04 May 2007

Cities and The Planet

This opinion piece which argues we have too many cities and thus are harming the ecology of the planet is just plain wrong. People in cities have a much smaller footprint in terms of impact on the planet per capita, than those who are not in cities.

This isn't intuitively obvious. People in a big city do have a great ecological impact.

The article, for example, notes that the Sears Tower uses as much electricity as a medium sized city. But, the Sears Tower also probably has as much, if not more, office space than a medium sized city and it probably uses far less energy to heat those offices and probably uses less energy to get the people in those offices to and from home.

In fact, people in cities eat up less open space, use less energy and pollute less in the process of transporting themselves to places they need to go, use less energy to heat the spaces they occupy, use less water to maintain lawns, and in general, have less ecological impact per person. This is why New York City is at the bottom and not the top of per capita energy use.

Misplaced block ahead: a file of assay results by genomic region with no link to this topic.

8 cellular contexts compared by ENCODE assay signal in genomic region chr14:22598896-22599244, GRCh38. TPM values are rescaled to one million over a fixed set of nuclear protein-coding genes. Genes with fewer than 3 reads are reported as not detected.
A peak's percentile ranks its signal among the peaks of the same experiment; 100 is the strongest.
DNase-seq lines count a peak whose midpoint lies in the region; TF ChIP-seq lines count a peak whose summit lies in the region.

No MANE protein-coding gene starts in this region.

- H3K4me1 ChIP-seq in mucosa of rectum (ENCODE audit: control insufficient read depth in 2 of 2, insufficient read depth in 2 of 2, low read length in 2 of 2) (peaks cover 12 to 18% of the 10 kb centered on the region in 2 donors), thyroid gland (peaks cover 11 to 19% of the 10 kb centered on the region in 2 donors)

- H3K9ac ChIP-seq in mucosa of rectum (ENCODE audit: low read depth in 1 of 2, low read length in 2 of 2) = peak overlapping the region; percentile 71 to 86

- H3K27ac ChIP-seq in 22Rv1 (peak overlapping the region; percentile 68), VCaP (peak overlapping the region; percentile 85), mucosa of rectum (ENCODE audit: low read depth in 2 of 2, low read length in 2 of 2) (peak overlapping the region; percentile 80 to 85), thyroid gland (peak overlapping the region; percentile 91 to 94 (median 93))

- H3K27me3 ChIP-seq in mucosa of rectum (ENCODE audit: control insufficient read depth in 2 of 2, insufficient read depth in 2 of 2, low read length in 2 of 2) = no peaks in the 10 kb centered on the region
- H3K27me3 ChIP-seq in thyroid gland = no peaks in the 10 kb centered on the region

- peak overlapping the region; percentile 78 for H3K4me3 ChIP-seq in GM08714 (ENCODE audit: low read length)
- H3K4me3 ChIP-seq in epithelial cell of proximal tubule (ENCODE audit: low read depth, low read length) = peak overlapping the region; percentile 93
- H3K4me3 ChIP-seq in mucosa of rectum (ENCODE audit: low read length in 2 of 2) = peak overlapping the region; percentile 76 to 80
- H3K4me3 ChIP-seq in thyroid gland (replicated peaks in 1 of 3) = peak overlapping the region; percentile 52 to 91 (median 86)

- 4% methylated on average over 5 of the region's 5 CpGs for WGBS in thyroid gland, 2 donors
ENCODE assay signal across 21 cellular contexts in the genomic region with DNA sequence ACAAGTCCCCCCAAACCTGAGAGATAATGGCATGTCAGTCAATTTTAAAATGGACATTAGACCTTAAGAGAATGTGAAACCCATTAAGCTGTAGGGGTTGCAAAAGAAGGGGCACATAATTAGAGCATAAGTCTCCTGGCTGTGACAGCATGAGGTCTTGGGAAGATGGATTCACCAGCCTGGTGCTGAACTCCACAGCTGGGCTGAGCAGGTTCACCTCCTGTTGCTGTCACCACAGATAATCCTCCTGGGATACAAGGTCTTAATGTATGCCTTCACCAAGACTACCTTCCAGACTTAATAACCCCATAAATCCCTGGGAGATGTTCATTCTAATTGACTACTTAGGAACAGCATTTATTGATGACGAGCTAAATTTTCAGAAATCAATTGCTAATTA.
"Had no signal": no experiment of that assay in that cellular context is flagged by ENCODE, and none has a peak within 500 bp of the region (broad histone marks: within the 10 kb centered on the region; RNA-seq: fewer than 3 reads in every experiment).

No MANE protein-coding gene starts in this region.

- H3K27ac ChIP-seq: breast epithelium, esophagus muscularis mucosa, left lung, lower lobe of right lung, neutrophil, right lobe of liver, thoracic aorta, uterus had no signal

This planet may have a maximum carrying capacity for people. But, population growth levels off or ends without strong government intervention as countries grow more prosperous in any case. Mexico, for example, has seen its per woman fertility go from 6-7 kids per woman per lifetime, to just over the replacement rate, in just about a generation.

We do have to reduce human impact on the planet. But, trying to prevent urbanization in fundamentally a counterproductive way to address that problem.

1 comment:

Dex said...

cities, yes. megacities, no.